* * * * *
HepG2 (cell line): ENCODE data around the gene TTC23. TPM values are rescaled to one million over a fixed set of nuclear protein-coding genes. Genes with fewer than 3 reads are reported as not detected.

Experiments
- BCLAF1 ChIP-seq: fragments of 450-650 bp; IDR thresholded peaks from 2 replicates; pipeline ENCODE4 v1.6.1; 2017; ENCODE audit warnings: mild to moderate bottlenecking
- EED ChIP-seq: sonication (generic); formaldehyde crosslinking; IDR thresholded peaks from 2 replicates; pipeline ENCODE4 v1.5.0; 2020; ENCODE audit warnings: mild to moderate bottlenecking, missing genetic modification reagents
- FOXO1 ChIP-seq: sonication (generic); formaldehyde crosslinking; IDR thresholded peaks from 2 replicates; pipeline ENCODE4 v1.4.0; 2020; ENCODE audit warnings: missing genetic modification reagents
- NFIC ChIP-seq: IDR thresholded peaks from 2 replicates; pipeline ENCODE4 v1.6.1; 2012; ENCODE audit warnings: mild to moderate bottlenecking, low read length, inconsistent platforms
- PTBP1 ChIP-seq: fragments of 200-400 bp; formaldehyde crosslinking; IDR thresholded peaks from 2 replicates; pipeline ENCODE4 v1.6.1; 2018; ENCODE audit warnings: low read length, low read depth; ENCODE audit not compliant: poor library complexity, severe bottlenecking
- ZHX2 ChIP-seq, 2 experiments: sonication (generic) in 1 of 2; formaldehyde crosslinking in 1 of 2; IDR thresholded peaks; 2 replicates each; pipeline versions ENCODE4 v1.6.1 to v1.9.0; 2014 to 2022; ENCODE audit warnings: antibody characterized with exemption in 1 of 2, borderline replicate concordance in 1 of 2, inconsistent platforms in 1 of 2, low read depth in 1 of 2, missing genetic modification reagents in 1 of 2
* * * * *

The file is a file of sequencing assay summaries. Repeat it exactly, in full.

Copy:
HepG2 (cell line): ENCODE data around the gene TTC23. TPM values are rescaled to one million over a fixed set of nuclear protein-coding genes. Genes with fewer than 3 reads are reported as not detected.

Experiments
- BCLAF1 ChIP-seq: fragments of 450-650 bp; IDR thresholded peaks from 2 replicates; pipeline ENCODE4 v1.6.1; 2017; ENCODE audit warnings: mild to moderate bottlenecking
- EED ChIP-seq: sonication (generic); formaldehyde crosslinking; IDR thresholded peaks from 2 replicates; pipeline ENCODE4 v1.5.0; 2020; ENCODE audit warnings: mild to moderate bottlenecking, missing genetic modification reagents
- FOXO1 ChIP-seq: sonication (generic); formaldehyde crosslinking; IDR thresholded peaks from 2 replicates; pipeline ENCODE4 v1.4.0; 2020; ENCODE audit warnings: missing genetic modification reagents
- NFIC ChIP-seq: IDR thresholded peaks from 2 replicates; pipeline ENCODE4 v1.6.1; 2012; ENCODE audit warnings: mild to moderate bottlenecking, low read length, inconsistent platforms
- PTBP1 ChIP-seq: fragments of 200-400 bp; formaldehyde crosslinking; IDR thresholded peaks from 2 replicates; pipeline ENCODE4 v1.6.1; 2018; ENCODE audit warnings: low read length, low read depth; ENCODE audit not compliant: poor library complexity, severe bottlenecking
- ZHX2 ChIP-seq, 2 experiments: sonication (generic) in 1 of 2; formaldehyde crosslinking in 1 of 2; IDR thresholded peaks; 2 replicates each; pipeline versions ENCODE4 v1.6.1 to v1.9.0; 2014 to 2022; ENCODE audit warnings: antibody characterized with exemption in 1 of 2, borderline replicate concordance in 1 of 2, inconsistent platforms in 1 of 2, low read depth in 1 of 2, missing genetic modification reagents in 1 of 2